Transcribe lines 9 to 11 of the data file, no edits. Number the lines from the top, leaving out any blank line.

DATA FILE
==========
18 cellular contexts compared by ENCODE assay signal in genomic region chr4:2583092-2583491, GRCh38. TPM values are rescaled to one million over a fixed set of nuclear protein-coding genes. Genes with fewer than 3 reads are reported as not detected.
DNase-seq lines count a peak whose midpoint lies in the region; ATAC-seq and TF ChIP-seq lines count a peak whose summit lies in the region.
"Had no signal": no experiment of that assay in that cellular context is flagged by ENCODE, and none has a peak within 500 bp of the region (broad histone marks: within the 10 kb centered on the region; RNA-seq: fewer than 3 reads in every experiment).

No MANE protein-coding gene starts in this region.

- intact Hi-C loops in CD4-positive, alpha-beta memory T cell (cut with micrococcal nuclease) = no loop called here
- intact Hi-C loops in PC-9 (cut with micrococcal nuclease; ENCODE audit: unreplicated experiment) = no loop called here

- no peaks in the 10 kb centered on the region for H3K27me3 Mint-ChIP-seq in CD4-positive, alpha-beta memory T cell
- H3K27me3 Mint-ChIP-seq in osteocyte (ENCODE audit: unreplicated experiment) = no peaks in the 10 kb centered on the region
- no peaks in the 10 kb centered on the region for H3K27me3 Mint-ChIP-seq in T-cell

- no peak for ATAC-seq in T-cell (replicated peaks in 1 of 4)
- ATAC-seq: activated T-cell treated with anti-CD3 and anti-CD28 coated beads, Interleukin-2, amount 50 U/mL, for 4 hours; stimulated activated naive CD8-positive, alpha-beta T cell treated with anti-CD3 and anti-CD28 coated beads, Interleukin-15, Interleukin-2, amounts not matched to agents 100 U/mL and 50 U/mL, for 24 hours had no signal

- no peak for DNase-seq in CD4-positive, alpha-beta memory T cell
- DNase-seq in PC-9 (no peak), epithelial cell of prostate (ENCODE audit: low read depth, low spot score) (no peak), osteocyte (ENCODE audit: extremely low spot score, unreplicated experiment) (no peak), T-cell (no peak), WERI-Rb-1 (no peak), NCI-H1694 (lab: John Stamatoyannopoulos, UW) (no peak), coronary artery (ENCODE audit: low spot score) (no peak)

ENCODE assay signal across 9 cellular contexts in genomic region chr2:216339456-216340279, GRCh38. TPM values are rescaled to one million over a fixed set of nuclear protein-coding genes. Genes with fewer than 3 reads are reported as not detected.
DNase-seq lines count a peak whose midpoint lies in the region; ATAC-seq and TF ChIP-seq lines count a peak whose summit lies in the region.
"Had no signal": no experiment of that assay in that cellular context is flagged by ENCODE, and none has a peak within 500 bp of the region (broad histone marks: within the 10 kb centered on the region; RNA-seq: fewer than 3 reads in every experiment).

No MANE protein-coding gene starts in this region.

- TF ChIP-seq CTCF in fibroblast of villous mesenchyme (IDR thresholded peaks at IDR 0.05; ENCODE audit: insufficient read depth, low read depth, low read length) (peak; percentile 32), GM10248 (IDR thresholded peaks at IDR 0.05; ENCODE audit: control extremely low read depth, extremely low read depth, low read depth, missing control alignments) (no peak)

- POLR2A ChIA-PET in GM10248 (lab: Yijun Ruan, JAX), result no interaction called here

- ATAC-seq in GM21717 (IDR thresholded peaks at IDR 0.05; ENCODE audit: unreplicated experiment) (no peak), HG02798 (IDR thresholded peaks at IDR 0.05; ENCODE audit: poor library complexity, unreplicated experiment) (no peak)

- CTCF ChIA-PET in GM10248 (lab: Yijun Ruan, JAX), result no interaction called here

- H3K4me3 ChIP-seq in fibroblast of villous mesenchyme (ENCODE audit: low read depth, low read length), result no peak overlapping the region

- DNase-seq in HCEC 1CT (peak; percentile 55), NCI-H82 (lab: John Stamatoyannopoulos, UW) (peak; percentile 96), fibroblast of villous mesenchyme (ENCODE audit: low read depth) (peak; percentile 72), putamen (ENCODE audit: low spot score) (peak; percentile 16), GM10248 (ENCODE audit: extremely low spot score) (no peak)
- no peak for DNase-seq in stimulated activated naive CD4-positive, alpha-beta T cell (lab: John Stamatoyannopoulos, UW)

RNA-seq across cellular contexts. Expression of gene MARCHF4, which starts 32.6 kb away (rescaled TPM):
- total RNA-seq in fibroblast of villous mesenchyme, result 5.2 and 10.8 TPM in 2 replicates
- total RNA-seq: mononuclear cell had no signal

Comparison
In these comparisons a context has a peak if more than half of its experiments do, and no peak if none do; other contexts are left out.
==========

- no peaks in the 10 kb centered on the region for H3K27me3 Mint-ChIP-seq in T-cell

- no peak for ATAC-seq in T-cell (replicated peaks in 1 of 4)
- ATAC-seq: activated T-cell treated with anti-CD3 and anti-CD28 coated beads, Interleukin-2, amount 50 U/mL, for 4 hours; stimulated activated naive CD8-positive, alpha-beta T cell treated with anti-CD3 and anti-CD28 coated beads, Interleukin-15, Interleukin-2, amounts not matched to agents 100 U/mL and 50 U/mL, for 24 hours had no signal